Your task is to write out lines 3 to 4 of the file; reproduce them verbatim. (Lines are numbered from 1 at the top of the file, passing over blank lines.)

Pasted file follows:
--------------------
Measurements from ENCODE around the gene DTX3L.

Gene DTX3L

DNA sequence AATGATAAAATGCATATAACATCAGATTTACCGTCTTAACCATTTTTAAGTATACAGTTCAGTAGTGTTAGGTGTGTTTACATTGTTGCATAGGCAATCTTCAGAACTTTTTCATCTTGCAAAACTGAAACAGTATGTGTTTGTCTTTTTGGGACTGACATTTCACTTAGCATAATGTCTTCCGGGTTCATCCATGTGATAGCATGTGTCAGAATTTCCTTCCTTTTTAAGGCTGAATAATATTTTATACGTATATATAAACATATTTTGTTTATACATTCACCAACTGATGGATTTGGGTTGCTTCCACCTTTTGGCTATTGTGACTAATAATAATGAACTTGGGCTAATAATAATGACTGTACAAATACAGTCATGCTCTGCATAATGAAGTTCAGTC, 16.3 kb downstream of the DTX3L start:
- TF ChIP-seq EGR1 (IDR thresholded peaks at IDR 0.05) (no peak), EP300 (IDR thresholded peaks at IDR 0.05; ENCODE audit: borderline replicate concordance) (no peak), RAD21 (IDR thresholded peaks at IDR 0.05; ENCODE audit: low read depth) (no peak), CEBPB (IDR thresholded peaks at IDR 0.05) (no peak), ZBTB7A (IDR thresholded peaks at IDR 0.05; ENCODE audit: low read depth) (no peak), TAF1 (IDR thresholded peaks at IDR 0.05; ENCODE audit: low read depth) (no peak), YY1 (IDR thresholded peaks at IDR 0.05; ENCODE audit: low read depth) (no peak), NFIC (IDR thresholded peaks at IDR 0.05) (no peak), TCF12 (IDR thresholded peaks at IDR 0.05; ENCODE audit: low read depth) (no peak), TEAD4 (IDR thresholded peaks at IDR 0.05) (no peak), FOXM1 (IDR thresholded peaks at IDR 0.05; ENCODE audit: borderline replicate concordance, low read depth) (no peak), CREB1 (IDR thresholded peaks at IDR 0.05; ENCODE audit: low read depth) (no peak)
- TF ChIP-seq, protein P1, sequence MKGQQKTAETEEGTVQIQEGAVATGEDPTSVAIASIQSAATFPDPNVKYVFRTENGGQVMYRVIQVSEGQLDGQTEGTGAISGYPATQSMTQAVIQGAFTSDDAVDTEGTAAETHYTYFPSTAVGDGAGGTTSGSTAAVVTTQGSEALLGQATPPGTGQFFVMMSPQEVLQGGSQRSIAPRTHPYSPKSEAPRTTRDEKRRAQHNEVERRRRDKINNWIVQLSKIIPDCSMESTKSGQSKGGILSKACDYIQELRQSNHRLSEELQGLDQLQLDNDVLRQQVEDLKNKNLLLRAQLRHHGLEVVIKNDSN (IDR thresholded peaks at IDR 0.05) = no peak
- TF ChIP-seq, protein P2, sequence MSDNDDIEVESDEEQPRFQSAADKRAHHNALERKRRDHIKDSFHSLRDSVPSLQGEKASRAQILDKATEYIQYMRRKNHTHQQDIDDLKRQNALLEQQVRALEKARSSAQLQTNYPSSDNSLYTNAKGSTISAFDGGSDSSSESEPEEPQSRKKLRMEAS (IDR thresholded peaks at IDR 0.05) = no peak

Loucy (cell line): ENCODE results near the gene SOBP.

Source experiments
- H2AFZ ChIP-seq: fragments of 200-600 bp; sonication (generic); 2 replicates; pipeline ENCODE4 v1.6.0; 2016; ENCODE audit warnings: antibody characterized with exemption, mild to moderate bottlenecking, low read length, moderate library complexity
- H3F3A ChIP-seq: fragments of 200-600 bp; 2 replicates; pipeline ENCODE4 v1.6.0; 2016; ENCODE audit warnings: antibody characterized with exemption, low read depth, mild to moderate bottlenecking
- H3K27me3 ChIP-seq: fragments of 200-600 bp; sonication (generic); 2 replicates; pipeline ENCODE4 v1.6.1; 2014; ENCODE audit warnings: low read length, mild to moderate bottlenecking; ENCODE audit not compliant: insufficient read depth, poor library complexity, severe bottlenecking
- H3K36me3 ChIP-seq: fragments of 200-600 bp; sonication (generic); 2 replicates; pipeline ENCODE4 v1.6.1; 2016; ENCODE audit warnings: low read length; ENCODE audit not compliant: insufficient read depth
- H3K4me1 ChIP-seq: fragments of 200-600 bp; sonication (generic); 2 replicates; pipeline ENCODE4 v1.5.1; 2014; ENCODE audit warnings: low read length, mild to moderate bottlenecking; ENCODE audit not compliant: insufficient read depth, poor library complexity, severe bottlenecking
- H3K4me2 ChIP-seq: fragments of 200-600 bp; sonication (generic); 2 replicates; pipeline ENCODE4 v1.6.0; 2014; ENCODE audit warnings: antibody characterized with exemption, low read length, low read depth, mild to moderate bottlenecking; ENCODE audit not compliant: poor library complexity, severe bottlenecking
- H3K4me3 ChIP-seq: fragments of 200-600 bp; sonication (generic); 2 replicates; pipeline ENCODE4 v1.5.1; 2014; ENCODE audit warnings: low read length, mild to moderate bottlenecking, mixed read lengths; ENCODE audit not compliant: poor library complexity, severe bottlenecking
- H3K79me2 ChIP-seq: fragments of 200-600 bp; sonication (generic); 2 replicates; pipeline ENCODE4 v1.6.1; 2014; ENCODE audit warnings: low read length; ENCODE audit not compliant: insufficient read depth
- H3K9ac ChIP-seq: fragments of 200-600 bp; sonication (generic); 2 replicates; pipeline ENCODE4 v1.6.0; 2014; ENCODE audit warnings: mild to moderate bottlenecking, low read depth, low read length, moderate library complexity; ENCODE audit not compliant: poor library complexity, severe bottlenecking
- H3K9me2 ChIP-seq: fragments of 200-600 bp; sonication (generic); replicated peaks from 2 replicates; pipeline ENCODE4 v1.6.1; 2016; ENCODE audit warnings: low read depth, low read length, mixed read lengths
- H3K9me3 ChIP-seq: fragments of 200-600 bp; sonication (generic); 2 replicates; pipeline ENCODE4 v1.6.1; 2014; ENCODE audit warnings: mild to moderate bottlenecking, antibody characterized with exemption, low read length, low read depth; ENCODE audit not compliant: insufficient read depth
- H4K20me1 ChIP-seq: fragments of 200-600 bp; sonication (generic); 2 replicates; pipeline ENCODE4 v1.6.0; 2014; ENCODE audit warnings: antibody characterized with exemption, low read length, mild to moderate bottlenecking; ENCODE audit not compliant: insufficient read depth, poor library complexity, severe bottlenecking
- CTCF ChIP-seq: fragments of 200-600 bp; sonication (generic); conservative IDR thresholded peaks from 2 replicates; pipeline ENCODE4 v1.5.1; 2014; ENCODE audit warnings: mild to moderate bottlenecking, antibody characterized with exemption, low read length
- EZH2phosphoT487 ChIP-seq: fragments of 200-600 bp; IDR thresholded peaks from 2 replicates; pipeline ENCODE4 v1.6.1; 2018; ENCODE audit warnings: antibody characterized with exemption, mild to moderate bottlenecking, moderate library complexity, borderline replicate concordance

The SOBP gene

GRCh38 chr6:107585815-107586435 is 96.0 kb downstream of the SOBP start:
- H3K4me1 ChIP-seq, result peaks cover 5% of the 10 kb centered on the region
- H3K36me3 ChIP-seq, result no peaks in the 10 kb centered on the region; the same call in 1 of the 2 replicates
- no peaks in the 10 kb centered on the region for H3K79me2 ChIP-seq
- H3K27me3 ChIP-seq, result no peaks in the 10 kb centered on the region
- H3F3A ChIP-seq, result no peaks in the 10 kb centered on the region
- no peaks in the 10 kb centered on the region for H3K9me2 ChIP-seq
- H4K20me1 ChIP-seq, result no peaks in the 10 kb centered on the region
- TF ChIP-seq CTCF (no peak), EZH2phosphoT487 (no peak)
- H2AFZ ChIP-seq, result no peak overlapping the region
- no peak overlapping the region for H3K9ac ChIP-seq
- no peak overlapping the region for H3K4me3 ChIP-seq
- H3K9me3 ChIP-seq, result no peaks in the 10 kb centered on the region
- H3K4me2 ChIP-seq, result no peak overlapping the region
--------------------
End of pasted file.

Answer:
DNA sequence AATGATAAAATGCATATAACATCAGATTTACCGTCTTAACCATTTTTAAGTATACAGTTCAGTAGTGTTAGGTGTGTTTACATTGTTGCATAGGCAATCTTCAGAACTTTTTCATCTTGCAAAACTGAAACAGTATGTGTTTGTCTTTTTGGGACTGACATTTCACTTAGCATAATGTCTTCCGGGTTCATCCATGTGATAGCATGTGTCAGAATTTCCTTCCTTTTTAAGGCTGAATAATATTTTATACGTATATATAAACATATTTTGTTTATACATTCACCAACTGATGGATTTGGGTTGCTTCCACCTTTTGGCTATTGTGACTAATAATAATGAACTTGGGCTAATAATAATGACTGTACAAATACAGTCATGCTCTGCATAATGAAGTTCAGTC, 16.3 kb downstream of the DTX3L start:
- TF ChIP-seq EGR1 (IDR thresholded peaks at IDR 0.05) (no peak), EP300 (IDR thresholded peaks at IDR 0.05; ENCODE audit: borderline replicate concordance) (no peak), RAD21 (IDR thresholded peaks at IDR 0.05; ENCODE audit: low read depth) (no peak), CEBPB (IDR thresholded peaks at IDR 0.05) (no peak), ZBTB7A (IDR thresholded peaks at IDR 0.05; ENCODE audit: low read depth) (no peak), TAF1 (IDR thresholded peaks at IDR 0.05; ENCODE audit: low read depth) (no peak), YY1 (IDR thresholded peaks at IDR 0.05; ENCODE audit: low read depth) (no peak), NFIC (IDR thresholded peaks at IDR 0.05) (no peak), TCF12 (IDR thresholded peaks at IDR 0.05; ENCODE audit: low read depth) (no peak), TEAD4 (IDR thresholded peaks at IDR 0.05) (no peak), FOXM1 (IDR thresholded peaks at IDR 0.05; ENCODE audit: borderline replicate concordance, low read depth) (no peak), CREB1 (IDR thresholded peaks at IDR 0.05; ENCODE audit: low read depth) (no peak)